The annual report isn’t fit for purpose. Here’s how to fix it
FRC wants overhaul of “impenetrable” annual reports
Marks out of ten, please, for the last annual report you read.
Did you, in fact, read it? Or did you, like most seasoned users, skip the glossy blurb and head straight to the financials at the back? Did you bother with any of the narrative content?
Some annual reports are, of course, better than others. Overall, however, they are, to quote a UK regulator, “fragmented and sometimes incoherent”. The regulator in question, the Financial Reporting Council (FRC), goes on to say that a “radical overhaul” may be required.
Sir Jon Thompson, FRC chief executive, writes: “We question whether the traditional concept of the annual report remains fit for purpose. We continue to hear that the annual report is too long and impenetrable. How do we balance the need for more concise reporting against demands for more transparency?”
The FRC has a long list of good ideas about how to improve the quality of text. It wants brevity, clarity, relevance and balance. Reports should be authentic, informative and sympathetic to the needs of users, it says. Hear, hear.
The FRC’s recent consultation paper, A Matter of Principles: The Future of Corporate Reporting, charts a course to high-quality corporate reporting.
It describes an approach which is “digital by default”. Digital content would meet the fundamental objectives of the reports, and encompass other formats including animation and video.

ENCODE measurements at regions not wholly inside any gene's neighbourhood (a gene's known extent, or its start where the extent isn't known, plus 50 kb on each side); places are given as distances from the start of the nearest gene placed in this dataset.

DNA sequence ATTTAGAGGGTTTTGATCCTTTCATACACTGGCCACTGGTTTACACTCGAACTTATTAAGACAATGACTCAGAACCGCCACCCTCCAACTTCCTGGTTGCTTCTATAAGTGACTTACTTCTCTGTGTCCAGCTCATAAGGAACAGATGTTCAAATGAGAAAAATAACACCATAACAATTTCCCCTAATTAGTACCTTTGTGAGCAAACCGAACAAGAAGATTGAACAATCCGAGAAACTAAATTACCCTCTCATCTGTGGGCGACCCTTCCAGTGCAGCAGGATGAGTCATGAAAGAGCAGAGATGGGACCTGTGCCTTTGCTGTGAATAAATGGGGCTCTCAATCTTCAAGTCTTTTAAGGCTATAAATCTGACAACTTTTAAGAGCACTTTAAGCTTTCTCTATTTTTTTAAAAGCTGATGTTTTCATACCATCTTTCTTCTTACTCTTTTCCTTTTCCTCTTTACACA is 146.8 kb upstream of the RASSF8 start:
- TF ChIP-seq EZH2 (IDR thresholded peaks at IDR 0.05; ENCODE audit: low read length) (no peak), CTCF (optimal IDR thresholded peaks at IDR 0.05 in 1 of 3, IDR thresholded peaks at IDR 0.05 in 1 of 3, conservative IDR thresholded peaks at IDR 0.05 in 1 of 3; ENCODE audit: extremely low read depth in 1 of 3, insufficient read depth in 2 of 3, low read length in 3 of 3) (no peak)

How to improve the annual report
Printed annual reports may become optional.
Sir Jon continues: “We believe a more agile approach is required… Digital channels now offer companies an ever-increasing choice about how, what and when they communicate… A single paper-based document published annually appears outdated in comparison.”
Every annual report aims to ensure stakeholders and other readers can understand the strategies, methods and hoped-for outcomes of a company or institution. As a principle, that’s pretty much unarguable. The concern, addressed by the FRC, is that the principle is diluted by practice.
The most striking suggestion in the FRC’s discussion paper is that annual reports and accounts adopt a three-in-one format comprising:
- a business report – a rejuvenated version of what currently sits in the first half of most existing annual reports
- a public interest report – covering material including, among other things, as ESG, CSR, diversity and/or sustainability
- a financial report, which would be unaffected by the proposals
In reality, companies and other institutions do much of this work already – though public interest reporting is very much a work in progress. Yet, importantly, the FRC’s three-in-one blueprint formalises, regularises and will improve the status quo.
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